Finally, making the effort to ask for feedback will likely make a good impression with both clients and employees. Mesmer, for example, often hears from the companies she calls on behalf of her clients, “Wow, I’m just impressed that they bothered to follow up.”

“If somebody’s thinking they don’t have time to do this, they can’t afford not to,” Wintrip says.

Margaret Steen is a freelance writer in Los Altos, Calif., who writes about business and the workplace.


Exit Interview Questions

Depending on the format of your interview, you may want to use a numerical scale for answers, or just let the person reply. Experts offer these suggestions for specific questions to ask after an assignment is over:

Questions for employees:

  • If you’re taking an assignment with another firm, why are you moving on?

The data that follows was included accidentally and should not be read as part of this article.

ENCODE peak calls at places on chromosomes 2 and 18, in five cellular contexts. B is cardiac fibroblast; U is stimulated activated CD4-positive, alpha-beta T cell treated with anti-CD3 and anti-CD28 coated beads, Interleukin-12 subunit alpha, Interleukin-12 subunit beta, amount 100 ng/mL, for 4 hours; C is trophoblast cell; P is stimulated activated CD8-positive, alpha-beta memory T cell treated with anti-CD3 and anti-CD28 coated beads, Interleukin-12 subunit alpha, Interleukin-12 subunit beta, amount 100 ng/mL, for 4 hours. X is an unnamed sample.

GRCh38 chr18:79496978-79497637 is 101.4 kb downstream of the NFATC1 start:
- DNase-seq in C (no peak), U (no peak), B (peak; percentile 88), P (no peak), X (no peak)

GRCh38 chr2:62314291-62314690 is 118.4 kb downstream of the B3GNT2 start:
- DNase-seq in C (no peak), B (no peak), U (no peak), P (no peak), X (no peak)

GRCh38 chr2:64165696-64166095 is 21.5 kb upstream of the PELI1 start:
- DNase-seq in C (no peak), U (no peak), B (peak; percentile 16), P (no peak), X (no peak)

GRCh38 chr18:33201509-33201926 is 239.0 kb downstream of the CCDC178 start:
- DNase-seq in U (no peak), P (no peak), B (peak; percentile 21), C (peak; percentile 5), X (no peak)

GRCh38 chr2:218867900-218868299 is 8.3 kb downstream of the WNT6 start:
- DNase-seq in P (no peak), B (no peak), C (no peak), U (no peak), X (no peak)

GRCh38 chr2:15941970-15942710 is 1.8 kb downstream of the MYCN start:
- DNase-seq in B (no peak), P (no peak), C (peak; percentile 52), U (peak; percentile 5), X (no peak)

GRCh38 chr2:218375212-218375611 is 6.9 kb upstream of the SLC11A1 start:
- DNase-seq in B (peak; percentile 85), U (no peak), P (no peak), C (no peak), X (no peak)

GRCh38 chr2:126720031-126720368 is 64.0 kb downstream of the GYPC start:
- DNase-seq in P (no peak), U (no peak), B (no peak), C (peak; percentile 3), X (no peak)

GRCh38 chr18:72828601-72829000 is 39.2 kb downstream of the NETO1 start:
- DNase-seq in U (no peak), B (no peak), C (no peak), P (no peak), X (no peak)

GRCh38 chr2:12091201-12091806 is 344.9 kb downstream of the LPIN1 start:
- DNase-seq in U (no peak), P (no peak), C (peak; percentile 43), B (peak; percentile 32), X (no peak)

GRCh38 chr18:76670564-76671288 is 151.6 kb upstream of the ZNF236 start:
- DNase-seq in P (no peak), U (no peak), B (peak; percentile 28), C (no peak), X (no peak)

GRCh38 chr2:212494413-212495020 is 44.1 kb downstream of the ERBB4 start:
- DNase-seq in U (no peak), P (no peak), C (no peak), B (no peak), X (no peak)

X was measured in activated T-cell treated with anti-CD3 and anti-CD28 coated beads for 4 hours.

• How did the actual job duties and work environment compare with how we presented the assignment to you?
  • Would you want to work for this company again?
  • Were the working conditions safe?
  • What else should I know about the company and the work conditions?
  • Was our communication with you positive and timely?
  • What other departments in the company use contingent workers? Who are the hiring authorities?
  • What problems does the company need to solve?
  • We’re looking for people to fill positions in these fields. Can you recommend anyone?

Questions for clients:

  • If the employee was not offered an available permanent position, why not?
  • How did the employee’s abilities match up with what we promised?
  • Was the employee a good fit for your company?
  • Would you want this employee to work at your site again?
  • Was our communication with you positive and timely?
  • Is there a service that has been provided to you by another staffing company that we did not provide that you would like to have?
  • What else can we help you with right now?